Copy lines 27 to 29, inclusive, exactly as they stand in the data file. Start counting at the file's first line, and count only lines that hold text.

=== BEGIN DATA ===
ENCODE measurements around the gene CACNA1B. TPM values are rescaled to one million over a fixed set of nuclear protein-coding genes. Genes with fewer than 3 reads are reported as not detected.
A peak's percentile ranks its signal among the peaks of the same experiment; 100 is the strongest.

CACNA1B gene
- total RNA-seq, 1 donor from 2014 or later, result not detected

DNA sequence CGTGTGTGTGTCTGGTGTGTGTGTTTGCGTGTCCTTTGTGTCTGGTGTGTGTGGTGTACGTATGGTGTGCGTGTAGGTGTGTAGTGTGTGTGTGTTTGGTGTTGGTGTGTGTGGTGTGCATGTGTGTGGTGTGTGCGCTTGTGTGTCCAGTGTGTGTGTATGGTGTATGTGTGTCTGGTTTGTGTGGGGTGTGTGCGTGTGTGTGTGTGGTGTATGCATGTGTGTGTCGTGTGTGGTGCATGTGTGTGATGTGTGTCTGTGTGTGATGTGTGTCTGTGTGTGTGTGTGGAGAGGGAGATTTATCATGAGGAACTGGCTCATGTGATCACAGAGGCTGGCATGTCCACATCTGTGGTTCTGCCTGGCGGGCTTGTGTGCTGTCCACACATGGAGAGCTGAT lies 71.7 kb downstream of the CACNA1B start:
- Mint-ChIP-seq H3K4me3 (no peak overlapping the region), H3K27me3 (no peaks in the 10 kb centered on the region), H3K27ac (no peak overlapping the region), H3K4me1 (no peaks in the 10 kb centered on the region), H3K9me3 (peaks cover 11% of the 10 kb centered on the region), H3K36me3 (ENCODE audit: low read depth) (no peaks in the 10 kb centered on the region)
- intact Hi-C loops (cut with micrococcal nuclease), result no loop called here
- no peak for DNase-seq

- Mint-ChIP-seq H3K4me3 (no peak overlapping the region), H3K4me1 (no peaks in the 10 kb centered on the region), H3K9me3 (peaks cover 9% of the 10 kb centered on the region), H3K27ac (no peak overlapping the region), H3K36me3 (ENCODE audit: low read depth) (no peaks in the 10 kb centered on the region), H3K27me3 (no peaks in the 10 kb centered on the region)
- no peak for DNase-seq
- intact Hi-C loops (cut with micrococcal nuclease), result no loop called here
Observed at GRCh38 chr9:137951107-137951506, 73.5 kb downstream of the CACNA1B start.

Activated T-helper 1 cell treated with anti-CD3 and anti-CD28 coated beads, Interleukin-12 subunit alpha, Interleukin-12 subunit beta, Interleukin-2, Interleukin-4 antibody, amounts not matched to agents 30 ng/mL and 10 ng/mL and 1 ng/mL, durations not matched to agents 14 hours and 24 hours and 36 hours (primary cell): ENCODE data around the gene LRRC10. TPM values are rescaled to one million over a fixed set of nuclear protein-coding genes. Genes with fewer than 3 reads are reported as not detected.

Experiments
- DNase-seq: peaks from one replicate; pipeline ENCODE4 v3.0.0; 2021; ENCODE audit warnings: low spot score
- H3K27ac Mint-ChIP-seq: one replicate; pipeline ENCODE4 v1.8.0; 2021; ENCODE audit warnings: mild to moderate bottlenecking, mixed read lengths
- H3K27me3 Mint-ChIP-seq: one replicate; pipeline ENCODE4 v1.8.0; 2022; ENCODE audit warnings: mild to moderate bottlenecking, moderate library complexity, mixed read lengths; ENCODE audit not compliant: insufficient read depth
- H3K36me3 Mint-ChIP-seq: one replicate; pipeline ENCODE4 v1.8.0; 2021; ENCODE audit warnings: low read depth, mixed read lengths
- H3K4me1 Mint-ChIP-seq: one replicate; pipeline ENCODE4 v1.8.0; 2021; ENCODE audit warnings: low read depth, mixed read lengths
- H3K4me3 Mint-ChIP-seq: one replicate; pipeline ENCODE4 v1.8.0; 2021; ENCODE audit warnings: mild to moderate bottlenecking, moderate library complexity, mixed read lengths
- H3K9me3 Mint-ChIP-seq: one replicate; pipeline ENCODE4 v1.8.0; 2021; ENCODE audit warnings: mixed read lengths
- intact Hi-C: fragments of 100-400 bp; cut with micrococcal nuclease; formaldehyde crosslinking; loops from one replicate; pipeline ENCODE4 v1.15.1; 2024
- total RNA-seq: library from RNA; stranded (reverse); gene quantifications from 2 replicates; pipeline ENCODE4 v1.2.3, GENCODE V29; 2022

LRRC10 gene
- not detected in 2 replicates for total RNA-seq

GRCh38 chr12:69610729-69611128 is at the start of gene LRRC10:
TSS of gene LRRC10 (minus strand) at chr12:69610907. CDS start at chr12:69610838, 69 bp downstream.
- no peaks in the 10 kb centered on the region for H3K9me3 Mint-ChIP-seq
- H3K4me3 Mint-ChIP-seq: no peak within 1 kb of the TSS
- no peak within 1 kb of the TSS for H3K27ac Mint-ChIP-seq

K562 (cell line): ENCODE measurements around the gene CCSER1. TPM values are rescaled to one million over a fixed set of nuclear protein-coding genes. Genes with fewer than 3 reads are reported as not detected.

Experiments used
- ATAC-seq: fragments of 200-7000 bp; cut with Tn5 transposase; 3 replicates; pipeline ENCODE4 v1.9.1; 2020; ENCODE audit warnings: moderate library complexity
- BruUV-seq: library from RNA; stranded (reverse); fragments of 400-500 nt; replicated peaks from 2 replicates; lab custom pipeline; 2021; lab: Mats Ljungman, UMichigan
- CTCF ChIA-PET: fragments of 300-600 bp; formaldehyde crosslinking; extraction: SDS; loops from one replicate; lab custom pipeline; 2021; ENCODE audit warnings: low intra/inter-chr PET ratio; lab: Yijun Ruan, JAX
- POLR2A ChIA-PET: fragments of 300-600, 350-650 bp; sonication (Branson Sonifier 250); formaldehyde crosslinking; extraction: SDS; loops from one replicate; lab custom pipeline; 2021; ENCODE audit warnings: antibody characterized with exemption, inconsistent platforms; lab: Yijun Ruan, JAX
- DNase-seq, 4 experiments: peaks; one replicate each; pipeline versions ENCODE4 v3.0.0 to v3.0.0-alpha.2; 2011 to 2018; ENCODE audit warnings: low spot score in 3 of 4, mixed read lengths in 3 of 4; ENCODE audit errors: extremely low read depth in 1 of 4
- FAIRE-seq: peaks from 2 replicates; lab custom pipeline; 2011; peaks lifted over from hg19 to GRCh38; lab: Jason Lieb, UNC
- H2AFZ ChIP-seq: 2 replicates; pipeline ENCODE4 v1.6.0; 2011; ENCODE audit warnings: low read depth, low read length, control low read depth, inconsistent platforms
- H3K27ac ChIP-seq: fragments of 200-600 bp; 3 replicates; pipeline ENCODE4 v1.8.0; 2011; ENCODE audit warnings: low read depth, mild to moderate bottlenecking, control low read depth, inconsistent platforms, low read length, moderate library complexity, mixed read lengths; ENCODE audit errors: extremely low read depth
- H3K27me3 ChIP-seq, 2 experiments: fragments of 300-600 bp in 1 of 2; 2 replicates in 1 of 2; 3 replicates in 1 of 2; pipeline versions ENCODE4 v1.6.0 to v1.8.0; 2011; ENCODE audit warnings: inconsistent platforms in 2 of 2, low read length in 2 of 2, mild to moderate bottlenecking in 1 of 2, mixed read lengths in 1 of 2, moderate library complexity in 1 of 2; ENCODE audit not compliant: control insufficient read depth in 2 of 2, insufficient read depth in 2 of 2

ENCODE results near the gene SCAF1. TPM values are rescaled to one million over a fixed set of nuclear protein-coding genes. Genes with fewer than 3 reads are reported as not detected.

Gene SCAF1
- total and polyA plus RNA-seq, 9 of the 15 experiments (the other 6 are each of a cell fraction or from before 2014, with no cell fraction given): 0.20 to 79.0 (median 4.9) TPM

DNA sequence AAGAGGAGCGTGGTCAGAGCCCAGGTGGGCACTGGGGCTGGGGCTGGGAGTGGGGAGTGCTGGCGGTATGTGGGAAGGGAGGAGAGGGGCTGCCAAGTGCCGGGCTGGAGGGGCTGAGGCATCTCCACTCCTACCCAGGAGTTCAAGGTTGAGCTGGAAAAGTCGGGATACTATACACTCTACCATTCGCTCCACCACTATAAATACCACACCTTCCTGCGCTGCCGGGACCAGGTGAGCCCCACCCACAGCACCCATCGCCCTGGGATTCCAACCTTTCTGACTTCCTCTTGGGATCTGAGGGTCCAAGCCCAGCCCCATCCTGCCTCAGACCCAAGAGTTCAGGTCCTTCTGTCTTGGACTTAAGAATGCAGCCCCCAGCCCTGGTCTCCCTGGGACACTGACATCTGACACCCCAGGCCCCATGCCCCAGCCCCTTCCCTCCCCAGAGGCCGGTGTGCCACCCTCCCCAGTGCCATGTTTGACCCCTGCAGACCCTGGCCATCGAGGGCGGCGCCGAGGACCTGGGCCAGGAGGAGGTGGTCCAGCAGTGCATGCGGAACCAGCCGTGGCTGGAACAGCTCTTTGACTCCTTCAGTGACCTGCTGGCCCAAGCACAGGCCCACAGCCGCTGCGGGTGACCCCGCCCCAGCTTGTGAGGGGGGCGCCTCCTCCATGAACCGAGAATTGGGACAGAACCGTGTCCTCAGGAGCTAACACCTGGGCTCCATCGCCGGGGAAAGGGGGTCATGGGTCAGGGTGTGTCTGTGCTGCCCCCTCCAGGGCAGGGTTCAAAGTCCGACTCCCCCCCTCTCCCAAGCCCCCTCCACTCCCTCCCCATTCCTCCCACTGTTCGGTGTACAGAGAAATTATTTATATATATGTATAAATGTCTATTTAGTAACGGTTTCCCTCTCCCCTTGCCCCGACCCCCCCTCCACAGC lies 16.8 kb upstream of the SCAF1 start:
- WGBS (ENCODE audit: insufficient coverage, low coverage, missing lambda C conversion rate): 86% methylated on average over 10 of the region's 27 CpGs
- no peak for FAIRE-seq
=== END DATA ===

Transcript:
TSS of gene LRRC10 (minus strand) at chr12:69610907. CDS start at chr12:69610838, 69 bp downstream.
- no peaks in the 10 kb centered on the region for H3K9me3 Mint-ChIP-seq
- H3K4me3 Mint-ChIP-seq: no peak within 1 kb of the TSS